There was webbing between fourth and fifth toes (syndactyly). On the face there was a glabellar hemangioma, very narrow anterior fontanelle, low set ears, deviated and deformed nasal septum, bilateral cleft lip with cleft palate, prominent premaxilla and bilateral comeal haziness with irregular outline. On auscultation a systolic murmur at left lower sternal border was audible. Complete blood picture showed TLC of 21,100 cmm, RBC count 3.8 million/cmm, Hb was 12.1 g/dl and platelet were 518,000/cmm. Serum electrolytes and urea were normal. Radiological examination showed absent radii and ulnae in both upper limbs (Figure 4).

In both lower limbs femur were very short, in legs only tibia were seen which was deformed and bow shaped. Cardiac shadow was enlarged with bilateral soft shadows of pneumonia in chest x-ray. ECG showed right ventricular predominance and echocardiography depicted high VSD with left to right shunt. Ultrasound of abdomen did not pick up any abnormality. Both children did not return for follow-up, although they were advised to do so.


Of the two sibs that we have presented the younger child has typical features of Roberts syndrome, while the older sister had less severe deformities and was less crippled. There is some overlap between features of Roberts syndrome, pseudothalidomide syndrome (PTS) which has phocomelia, joint contracture, cleft lip and palate alongwith multiple minor anomalies and throm­bocytopenia absent radius (TAR) syndrome, which is a combination of congenital heart failure, kidney malfor­mation, thrombocytopenia and absence of radius. There has been some discussion whether all these syndromes can be grouped in a single entity with wide variety of symptoms or not4,5. Grosse et al have voiced their reservations about discriminating atleast Roberts syndrome and Pseudothalidomide syndrome4, whereas Waldenmaier have hypothesized that the three syndromes cannot be considered as separate entities and probably represent only different degrees of the Roberts syndrome5. This argument is strengthened by the fact that, in the twenty-two cases reviewed by Freeman et al, the two sibs whose parents were double first cousins did not have cleft lip or palate and they classified the index case as Roberts syndrome and the sib as questionable Roberts syndrome2. The same two sibs impressed Her­rmann et al, as possible cases of Pseudothalidomide syndrome. Previously, in some cases of Roberts syndrome thrombocytopenia has been described2, which is also a feature of TAR syndrome5. Roberts syndrome has been described as autosomal recessive1,2,4, but in this family seven sibs were born normal (two of them died due to neonatal sepsis). This does not favour autosomal recessive behaviour in our cases because only the eighth and ninth sib were affected. May be there is some other factor playing a role in its etiology. The role of drugs is doubtful, because in the present case the mother did not use any drugs during first affected pregnancy while she was regularly on medications for her hypertension during second affected pregnancy. According to the literature this may be the fifth family which has been reported with features of Roberts syndrome.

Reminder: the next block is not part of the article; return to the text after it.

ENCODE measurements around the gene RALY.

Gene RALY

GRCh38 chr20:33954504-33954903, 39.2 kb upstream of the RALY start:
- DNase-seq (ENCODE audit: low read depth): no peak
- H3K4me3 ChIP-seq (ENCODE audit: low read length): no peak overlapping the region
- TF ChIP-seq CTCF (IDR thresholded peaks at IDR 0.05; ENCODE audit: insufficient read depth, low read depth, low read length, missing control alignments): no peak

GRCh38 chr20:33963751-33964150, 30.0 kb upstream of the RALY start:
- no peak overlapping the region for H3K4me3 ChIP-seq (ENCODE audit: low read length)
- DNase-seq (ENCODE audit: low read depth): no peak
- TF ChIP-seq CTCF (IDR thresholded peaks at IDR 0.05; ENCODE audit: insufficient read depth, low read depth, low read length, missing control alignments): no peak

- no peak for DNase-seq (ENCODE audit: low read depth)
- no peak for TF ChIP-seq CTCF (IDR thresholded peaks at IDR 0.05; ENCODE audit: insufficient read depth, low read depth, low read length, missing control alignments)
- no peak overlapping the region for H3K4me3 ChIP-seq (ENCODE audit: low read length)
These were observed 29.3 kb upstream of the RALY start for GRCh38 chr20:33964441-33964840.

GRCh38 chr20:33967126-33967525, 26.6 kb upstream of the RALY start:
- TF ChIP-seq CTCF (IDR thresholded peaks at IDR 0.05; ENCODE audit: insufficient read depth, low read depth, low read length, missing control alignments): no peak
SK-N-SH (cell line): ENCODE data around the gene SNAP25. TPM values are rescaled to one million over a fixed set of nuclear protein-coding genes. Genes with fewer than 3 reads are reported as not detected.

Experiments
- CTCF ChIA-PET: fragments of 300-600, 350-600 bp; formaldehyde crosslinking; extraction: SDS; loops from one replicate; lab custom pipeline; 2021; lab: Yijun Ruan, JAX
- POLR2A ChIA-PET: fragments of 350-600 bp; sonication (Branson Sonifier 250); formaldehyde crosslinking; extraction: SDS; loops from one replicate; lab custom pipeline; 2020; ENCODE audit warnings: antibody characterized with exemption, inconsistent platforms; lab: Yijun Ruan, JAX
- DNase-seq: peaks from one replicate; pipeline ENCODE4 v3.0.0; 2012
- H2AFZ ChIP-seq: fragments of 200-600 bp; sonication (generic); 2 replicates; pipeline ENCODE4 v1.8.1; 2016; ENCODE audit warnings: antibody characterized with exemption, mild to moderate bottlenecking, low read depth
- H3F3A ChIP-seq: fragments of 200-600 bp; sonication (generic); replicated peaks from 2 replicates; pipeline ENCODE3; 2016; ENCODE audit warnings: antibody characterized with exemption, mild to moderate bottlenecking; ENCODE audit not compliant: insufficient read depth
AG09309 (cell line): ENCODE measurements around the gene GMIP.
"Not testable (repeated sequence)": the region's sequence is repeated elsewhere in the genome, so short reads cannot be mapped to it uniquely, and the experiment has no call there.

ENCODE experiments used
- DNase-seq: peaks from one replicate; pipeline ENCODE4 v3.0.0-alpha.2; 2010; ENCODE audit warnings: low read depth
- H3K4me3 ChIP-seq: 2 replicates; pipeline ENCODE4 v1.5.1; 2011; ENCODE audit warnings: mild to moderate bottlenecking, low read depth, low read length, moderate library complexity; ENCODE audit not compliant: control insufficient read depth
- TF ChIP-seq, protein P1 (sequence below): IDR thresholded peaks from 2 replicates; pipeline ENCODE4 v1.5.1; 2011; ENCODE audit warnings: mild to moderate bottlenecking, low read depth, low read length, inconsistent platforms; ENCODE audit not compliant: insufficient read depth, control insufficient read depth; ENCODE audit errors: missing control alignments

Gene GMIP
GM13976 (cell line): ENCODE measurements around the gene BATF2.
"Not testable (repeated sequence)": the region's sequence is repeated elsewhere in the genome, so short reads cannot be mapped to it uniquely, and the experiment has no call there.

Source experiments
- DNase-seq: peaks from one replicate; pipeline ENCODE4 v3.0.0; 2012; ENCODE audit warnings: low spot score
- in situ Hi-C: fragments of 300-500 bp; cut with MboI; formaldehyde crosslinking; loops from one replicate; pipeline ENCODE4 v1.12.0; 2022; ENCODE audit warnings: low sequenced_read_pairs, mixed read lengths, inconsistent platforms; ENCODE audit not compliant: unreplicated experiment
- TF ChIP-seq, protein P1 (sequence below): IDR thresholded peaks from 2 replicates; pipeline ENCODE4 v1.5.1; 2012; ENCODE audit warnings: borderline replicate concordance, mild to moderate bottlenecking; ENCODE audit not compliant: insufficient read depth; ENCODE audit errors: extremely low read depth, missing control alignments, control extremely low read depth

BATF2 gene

1. Roberts, J.B. A childwith doubte cleft of lip and palate, protrusion of the inter maxillary portion of upper jaw and imperfect development of thç bones of the four extremities, Ann. Surg., 1919;70:252-53.
2. Freeman, M.V.R., Williams, D.W., Schimke. N., Temtamy, S.A. Vachier, F.. and German, 2. The Roberts Syndrome. din. Genet., 1974;5:1-16.
3. Jones, K.L. Smith’s recognizable patterns of human malformations. (4th ed.). Philadel­phia, W.B. Saunders do., 1988w pp. 221.
4. Gross; F.R., Pandel, c. and Wiedmann, HR. Tetraphocomelia cleft palate syndrome. Hum. Genes., 1975;28:353-56.
5. Waldenmaier, C., Aldenhoff, P. and Klemm, 2. The Roberts syndrome. Hum. Genes., 1978;40:345-49.